Amerika Square (2016): Greek Yannis Sakaridis’s Tale of Illegal Immigration and Strange Friendship

Essentially a grim, downbeat illegal-immigrant story, Amerika Square (Plateia Amerikis), directed by Yannis Sakaridis, won the FIPRESCI (International Federation of  Film Critics) award in Thessaloniki.

Sakaridis made his directing debut with Wild Duck (2013), a phone-hacking thriller with political overtones. In his second feature, he goes for a wider canvas and more relevant tale about how Europe responded (or did not respond) to the painful issue of immigration.

By centering on a liberal and a racist-xenophobe, he shows friends who differ in their approach to immigration, regardless of class.

Nako (Makis Papadimitriou) is a frustrated, unemployed man who still lives at home with his parents. Their building is populated by various residents who, he believes, destroy the whole neighborhood, though they seem to be practical and friendly.

Unable to find a job, he plans to make homemade bread with strychnine and put it in garbage cans to fool hungry and homeless immigrants.

Nako has a casual friendship with the tattoo artist Billy (Yannis Stankoglou), though he’s also biased about tattoos. Billy falls for a pretty African nightclub singer (Ksenia Dania), which irritates her gangster protector. When he later tattoos “Refuse to Sink,” over the girl’s fading “Property of Mike,” he shows signs of progress.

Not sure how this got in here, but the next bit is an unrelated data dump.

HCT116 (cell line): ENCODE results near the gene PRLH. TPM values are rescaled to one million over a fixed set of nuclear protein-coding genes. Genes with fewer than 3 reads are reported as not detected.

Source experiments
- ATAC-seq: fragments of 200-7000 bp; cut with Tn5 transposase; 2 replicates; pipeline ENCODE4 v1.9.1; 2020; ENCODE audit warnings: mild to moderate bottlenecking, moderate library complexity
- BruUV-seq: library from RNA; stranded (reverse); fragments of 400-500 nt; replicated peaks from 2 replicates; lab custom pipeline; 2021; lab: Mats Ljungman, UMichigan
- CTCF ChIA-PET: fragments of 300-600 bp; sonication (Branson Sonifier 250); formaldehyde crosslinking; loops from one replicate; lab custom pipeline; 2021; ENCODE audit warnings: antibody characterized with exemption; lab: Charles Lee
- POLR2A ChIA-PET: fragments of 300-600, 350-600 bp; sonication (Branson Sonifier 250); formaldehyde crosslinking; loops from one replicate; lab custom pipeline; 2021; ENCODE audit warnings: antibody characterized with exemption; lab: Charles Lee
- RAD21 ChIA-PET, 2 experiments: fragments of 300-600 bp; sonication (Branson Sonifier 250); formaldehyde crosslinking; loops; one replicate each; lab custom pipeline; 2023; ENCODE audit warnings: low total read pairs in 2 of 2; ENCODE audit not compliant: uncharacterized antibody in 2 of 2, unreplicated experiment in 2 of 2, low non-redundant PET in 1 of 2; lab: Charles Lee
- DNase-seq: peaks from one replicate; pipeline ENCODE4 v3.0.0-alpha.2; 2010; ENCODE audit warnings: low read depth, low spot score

Then there is Tarek (Vassilis Kukalani), a middle-class Syrian running from the war with his daughter, aiming for Germany. Due to circumstances, which cannot be described here, he is separated from his daughter when clashing with the authorities.

Nako and Tarek represent two opposing personalities, and it’s a testament to the complex and unresolvable nature of the increasingly grave situation that the director opts for sort of a mythic but unsatisfying resolution to his other wise realistic saga.

The narrative is punctuated by subjective voiceovers, which interweaves the stories, some of which laced with sardonic humor and irony, even if they sometimes create unnecessary detachment between the viewers and the rather intriguing drama.

Greek film with English subtitles.